The Every-Question-Answering Introduction to Collage

The Every-Question-Answering Introduction to Collage

Collage is big, and there’s bunches of options for making a collage that really captures parts of your life, be it a wedding, vacation, or just some random photos you took. To make sure that you know aalllllll you can know, we’re gonna go over:

  1. Working with your photos
  2. Collage Layouts
  3. Using Swatches
  4. Background options and
  5. Editing Photos in Collage (this is the coolest part)

Working with your photos

Navigate to Collage at the top of our homepage, and get editing!

Hover your mouse over the Collage button in the top menu. You can open your photos from your computer, Facebook, OneDrive, Dropbox, or Flickr. When you’ve selected your photos, click Open and all the photos you’ve chosen will be in the photo tray. There are two options for adding them to your collage: a simple drag and drop, or the AutoFill button in the top toolbar.

If you want to rearrange your photos, just drag one over the other, and they’ll swap!

Notice that with AutoFill, if a layout has three cells and you have more than three photos, some will be missing. You can add new cells easily. Just drag an image over a collage border until you see a thin blue bar. The length of the bar indicates exactly how the collage layout will adapt. So if you drop the image over the longer thin blue bar, its cell takes up an entire row (or column) of the collage.

If it’s destructive catharsis you seek, scrap everything with the Clear All button, up in the top toolbar.

Creating a layout

the Collage layouts tab in PicMonkey.

The Layouts tab has dozens of design options for your collage, organized by projects like cards (with perfectly-sizing printing presets), Facebook covers, or more of a photo album look. They are, of course, infinitely adjustable and responsive.

Droppin’ swatches

A look at Swatches in the Collage tool.

Swatches are beautiful graphic patterns that you can put in any cell. They’re grouped by theme. Winterland, Back to School, Fall, Halloween, Comic Heroes, Santaland, Sweethearts, plus the ability to add your own graphic pattern. Just like any image, you just drag and drop on a thin blue bar to make a new cell.

Don’t want it? Click the X in the upper right corner of the cell, and you’re back to before.

Designing your background

The Background tab in Collage.

The background settings offer some of the most subtle ways to tweak your collage. The Spacing slider, which controls the space between your collage’s cells. Or, the lack of space! It’s up to you. And you can change the color of the background down in the color picker. There’s even an eyedropper for picking an exact color from an image.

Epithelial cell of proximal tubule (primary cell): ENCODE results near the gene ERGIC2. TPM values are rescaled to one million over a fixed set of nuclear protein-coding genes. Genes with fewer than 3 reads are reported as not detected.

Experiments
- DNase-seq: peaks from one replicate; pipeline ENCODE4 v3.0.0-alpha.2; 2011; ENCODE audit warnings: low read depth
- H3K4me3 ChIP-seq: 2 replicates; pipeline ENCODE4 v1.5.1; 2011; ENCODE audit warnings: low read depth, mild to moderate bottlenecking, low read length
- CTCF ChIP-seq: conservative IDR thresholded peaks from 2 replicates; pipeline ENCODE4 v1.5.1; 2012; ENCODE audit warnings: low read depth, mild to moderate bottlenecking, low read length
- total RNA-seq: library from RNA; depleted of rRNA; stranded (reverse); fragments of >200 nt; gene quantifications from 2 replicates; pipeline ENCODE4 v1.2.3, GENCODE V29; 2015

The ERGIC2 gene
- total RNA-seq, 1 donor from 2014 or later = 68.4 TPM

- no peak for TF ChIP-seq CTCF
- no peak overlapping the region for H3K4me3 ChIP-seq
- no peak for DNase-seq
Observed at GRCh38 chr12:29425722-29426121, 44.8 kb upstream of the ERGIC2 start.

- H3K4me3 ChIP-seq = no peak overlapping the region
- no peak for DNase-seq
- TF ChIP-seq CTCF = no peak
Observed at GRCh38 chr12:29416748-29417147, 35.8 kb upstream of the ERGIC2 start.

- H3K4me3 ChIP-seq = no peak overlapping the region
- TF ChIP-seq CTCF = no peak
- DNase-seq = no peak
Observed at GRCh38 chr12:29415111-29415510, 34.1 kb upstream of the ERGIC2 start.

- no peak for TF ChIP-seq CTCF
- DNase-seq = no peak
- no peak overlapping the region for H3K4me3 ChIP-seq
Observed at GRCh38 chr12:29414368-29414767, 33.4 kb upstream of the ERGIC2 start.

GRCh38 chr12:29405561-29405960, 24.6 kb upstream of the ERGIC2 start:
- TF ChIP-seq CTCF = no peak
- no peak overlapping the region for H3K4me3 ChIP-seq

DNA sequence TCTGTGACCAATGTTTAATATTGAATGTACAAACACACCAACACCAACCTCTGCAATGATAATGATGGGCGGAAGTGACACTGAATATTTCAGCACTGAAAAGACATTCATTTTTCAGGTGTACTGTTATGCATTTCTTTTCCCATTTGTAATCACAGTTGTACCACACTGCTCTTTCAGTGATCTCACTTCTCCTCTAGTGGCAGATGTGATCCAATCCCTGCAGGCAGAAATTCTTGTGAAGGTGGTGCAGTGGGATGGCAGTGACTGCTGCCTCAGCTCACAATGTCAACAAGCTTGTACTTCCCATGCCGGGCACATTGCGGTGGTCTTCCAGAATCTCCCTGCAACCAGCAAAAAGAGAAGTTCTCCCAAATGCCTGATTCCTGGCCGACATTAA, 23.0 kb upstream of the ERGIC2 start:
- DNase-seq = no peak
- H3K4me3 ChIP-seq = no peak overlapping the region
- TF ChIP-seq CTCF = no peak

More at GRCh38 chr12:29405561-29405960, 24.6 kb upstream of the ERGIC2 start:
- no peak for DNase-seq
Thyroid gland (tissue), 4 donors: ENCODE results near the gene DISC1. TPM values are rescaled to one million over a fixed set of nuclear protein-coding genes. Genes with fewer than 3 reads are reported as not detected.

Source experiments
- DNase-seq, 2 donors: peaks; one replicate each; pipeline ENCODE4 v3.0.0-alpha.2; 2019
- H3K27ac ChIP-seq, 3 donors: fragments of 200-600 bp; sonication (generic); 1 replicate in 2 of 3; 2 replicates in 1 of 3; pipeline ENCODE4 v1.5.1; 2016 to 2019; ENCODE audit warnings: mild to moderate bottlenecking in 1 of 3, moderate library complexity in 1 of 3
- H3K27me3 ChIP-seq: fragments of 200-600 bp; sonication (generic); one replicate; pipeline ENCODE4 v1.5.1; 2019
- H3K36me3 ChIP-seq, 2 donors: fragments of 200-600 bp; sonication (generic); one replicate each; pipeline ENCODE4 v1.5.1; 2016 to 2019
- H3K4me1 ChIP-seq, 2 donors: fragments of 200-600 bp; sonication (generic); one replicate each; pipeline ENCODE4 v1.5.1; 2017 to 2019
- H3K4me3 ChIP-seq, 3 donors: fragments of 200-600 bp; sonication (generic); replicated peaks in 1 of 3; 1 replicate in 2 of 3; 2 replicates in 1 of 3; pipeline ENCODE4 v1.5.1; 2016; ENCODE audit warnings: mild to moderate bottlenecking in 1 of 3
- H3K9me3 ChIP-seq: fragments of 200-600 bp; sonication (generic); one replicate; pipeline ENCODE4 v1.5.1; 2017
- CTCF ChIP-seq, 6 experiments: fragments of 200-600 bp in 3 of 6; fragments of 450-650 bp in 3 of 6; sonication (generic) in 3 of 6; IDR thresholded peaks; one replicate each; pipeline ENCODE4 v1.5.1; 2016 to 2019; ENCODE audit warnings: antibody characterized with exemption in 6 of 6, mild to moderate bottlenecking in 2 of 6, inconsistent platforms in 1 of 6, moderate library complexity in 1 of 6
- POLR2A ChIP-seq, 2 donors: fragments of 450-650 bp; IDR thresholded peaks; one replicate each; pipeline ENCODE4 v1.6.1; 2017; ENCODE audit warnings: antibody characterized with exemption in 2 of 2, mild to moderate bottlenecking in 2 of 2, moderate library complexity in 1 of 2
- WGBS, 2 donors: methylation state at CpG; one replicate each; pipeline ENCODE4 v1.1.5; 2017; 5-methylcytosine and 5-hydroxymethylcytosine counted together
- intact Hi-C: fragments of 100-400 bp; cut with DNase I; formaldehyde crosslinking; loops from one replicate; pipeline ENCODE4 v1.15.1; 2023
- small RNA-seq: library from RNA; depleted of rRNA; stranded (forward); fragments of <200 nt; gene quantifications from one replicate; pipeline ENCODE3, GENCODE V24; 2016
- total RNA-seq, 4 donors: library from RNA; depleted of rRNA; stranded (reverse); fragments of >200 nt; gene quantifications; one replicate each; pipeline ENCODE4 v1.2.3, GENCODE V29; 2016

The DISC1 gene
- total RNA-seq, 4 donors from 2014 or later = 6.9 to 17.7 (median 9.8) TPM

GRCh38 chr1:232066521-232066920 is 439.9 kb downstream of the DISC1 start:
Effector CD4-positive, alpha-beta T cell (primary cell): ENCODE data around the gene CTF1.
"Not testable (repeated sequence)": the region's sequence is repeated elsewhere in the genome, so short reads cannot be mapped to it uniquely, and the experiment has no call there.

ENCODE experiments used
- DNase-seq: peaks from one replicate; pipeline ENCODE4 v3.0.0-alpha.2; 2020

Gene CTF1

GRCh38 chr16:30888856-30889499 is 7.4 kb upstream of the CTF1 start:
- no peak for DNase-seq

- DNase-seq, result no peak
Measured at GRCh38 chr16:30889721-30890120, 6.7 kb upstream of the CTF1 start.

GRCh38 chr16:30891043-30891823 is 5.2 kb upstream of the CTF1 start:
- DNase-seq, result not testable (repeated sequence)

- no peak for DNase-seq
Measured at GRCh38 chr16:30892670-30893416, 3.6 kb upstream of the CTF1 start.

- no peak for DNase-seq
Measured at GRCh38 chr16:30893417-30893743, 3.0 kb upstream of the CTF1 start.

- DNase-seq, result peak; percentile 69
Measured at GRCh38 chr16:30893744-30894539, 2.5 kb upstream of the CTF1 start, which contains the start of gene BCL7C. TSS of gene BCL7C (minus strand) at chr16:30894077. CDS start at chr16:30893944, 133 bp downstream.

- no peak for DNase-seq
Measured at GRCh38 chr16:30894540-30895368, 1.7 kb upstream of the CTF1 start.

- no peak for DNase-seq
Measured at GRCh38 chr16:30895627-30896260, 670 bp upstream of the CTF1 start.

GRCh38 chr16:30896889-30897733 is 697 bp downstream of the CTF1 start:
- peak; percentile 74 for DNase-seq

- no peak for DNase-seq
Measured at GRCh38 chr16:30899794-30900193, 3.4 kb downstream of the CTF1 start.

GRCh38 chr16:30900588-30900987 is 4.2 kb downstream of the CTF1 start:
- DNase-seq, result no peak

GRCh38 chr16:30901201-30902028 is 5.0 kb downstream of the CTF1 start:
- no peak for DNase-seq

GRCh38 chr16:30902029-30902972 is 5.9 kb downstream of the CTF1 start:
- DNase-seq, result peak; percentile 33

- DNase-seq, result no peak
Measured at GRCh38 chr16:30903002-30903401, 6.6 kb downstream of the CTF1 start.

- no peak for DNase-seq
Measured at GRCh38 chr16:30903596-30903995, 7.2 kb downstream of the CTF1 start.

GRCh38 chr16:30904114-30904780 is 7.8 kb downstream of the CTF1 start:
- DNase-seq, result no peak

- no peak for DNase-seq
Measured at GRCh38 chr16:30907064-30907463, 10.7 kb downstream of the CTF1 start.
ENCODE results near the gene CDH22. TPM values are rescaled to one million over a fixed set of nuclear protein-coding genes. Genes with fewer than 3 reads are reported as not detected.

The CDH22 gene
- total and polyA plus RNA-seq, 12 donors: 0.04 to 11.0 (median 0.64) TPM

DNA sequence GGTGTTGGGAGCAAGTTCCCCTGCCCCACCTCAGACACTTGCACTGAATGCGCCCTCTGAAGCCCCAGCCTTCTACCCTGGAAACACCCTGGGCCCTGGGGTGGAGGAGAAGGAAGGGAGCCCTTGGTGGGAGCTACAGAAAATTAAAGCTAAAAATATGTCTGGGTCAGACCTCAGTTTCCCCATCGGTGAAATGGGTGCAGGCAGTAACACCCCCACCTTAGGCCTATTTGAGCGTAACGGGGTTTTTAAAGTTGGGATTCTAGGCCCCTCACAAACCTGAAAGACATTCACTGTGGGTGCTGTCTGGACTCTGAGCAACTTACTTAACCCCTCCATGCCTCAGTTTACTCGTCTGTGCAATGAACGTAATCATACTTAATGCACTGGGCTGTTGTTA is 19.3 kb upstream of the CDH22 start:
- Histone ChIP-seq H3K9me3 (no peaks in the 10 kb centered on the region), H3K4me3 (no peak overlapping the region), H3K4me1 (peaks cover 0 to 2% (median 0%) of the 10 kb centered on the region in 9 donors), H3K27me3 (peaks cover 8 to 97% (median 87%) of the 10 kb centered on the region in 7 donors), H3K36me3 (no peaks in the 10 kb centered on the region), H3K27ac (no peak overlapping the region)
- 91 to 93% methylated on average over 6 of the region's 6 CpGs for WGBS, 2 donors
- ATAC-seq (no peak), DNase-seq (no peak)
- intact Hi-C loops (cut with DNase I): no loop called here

If squares seem too square, hit up that Corner rounding slider. You can take it all the way to circular, that’s how round we go. You can also do a transparent background, which is really cool option for web images.

If you want a cell to be its own color, click the Cell button above the color picker. Pick your color, and click the cell to fill it with your color. It only works if the cell is empty; you may need to click the X in the upper right corner of the cell to remove a photo from that cell.

Editing photos right in Collage

Click the Edit button when you hover your mouse in the upper left corner of the cell to get to the Edit Image palette, which gives you tons of options for editing an individual photo in that cell. For starters, you can click Fit to cell to get your entire image in the cell; Fill cell does what it says, and may cut off part of your image, but you can move the image around in its cell to decide where.

Edit images right in Collage by using our in-cell editing feature.

In a cell’s Edit Image palette , you can adjust the size of your image within its cell, with either the Size slider or the two fitting buttons. You’ve got your standard rotate and flip buttons, but the Exposure slider is especially handy. When you’re working with so many different images, it’s hard to make sure they’re all exposed at the same level. When it’s close, but not close enough, you can fix that in a second. Just slide the exposure up or down until it better blends with the rest of the images.

But the absolutely coolest part of the Edit Image palette is in the Effects tab (a Premium feature). It gives you immediate access to our most popular effects, plus a portal right into the Editor. Click it, and you have full access to Basic and Advanced edits, Effects, Touch Up, Text effects, graphic Overlays, even Frames, Textures, and Themes! When you’re done, click the Back to Collage button atop the menu and you’re right back in your collage. This is a big deal, because it lets you build and design and customize collages in any order.

Adding effects, text, and overlays to your whole collage

If you want to edit the entire collage as an image, instead of individual cells, click the Edit button in the top toolbar. This is different from the Edit button in each cell, because you’re editing the entire collage, and you can’t go back. You’ll get an alert to make sure you’re done with your collaging.

Collage with PicMonkey effects ladled on.

Voilà! That covers just about everything in Collage. Try making your own Collage to discover what you like and, you know, just make cool images.

PS – The portal to the Editor is a Premium feature. For that kind of greatness, upgrade now.

This article was written by PicMonkey Staff, a multicellular organism of hive-minded sub-parts who just wanna get you the ideas and information you crave, so you can make good pictures and take over the world.